“The 2030 Agenda and the Sustainable Development Goals, approved by more than 190 nations in September 2015, were a great step forward for global dialogue, marking a vitally new and universal solidarity’ (Laudato Si’, 14). Different religious traditions, including the Catholic tradition, have embraced the objectives of sustainable development because they are the result of global participatory processes that, on the one hand, reflect the values of people and, on the other, are sustained by an integral vision of development.” — Pope Francis’ Address to “Religions and the Sustainable Development Goals: Listening to the Cry of the Earth and of the Poor,” 8 March 2019.

XI: We should follow the trend of history, work for a stable international order, advocate common values of humanity, and build a community with a shared future for mankind. We should choose dialogue over confrontation, inclusiveness over exclusion, and stand against all forms of unilateralism, protectionism, hegemony, or power politics.

“The present moment offers a precious opportunity to guide and govern the processes now under way, and to build inclusive societies based on respect for human dignity, tolerance, compassion and mercy.” — Pope Francis’ message to the World Economic Forum, 21 January 2016.

XI: Countries need to strengthen international cooperation against COVID-19, carry out active cooperation on research and development of medicines, jointly build multiple lines of defense against the coronavirus, and speed up efforts to build a global community of health for all. Of particular importance is to fully leverage vaccines as a powerful weapon, ensure their equitable distribution, quicken vaccination and close the global immunization gap, so as to truly safeguard people’s lives, health and livelihoods.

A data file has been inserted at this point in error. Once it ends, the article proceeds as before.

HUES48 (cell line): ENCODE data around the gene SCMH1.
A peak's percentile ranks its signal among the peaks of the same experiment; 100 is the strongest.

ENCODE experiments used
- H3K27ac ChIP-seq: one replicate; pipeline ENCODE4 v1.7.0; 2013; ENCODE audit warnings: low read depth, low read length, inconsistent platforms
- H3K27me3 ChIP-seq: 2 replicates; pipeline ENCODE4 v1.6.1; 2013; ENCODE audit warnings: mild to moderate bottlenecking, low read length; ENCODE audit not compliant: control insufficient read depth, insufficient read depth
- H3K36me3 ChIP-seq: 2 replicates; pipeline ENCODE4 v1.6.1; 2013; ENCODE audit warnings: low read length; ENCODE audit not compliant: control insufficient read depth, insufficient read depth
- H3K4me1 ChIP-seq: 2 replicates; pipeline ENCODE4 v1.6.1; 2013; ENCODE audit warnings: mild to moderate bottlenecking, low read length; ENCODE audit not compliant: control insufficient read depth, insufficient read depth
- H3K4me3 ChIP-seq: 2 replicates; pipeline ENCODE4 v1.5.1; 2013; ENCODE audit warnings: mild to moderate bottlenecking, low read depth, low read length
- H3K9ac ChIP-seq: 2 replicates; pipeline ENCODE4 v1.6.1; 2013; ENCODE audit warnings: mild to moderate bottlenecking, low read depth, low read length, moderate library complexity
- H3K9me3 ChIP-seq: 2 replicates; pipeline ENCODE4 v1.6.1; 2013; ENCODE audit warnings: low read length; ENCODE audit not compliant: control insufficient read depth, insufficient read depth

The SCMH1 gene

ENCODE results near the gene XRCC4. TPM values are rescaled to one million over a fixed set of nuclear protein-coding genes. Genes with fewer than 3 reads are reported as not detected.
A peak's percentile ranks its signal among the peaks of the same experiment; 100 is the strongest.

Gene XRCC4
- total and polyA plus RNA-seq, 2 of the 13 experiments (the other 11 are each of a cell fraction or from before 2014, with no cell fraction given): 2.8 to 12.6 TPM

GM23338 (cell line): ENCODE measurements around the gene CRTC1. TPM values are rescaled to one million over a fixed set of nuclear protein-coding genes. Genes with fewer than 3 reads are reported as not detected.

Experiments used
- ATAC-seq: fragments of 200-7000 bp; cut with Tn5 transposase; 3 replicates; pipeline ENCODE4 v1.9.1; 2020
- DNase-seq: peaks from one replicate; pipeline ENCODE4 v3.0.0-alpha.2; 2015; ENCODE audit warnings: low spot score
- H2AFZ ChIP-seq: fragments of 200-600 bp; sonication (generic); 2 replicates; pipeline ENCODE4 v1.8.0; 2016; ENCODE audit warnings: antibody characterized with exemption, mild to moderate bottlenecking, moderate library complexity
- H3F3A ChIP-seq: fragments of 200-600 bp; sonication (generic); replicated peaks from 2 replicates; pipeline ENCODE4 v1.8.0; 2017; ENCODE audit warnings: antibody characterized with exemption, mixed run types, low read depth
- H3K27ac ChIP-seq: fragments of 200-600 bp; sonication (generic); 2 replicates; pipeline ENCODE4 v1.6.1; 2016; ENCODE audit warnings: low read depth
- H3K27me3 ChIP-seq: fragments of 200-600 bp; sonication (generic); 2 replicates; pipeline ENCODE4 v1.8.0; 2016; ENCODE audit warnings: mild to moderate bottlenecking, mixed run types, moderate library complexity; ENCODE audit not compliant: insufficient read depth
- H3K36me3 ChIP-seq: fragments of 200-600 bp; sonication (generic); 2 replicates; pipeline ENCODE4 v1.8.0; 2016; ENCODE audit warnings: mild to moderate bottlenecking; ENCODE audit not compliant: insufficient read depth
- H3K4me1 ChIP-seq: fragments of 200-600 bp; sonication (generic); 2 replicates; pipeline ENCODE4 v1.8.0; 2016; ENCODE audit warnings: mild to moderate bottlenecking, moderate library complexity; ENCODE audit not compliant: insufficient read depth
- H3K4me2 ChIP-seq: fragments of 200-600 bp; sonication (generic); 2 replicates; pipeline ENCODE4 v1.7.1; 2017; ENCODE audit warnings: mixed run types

“A comprehensive commitment on the part of the international community is necessary, so that the entire world population can have equal access to essential medical care and vaccines. We can only note with regret that, for large areas of the world, universal access to health care remains an illusion.” — Pope Francis, Address to the Diplomatic Corps Accredited to the Holy See, 10 January 2022.

XI: History has proved time and again that confrontation does not solve problems; it only invites catastrophic consequences. Protectionism and unilateralism can protect no one; they ultimately hurt the interests of others as well as one’s own.

“We are faced, then, with a choice between two possible paths. One path leads to the consolidation of multilateralism as the expression of a renewed sense of global co-responsibility… The other path emphasizes self-sufficiency, nationalism, protectionism, individualism and isolation… It must not prevail.” — Pope Francis’ video message to the 75th Meeting of the UN General Assembly, 25 September 2020.

XI: No matter what difficulties may come our way, we must adhere to a people-centered philosophy of development, place development and livelihoods front and center in global macro-policies, realize the UN’s 2030 Agenda for Sustainable Development.

“We are all members of the one human family. The moral obligation to care for one another flows from this fact, as does the correlative principle of placing the human person, rather than the mere pursuit of power or profit, at the very centre of public policy.” — Pope Francis’ message to the World Economic Forum, 21 January 2020.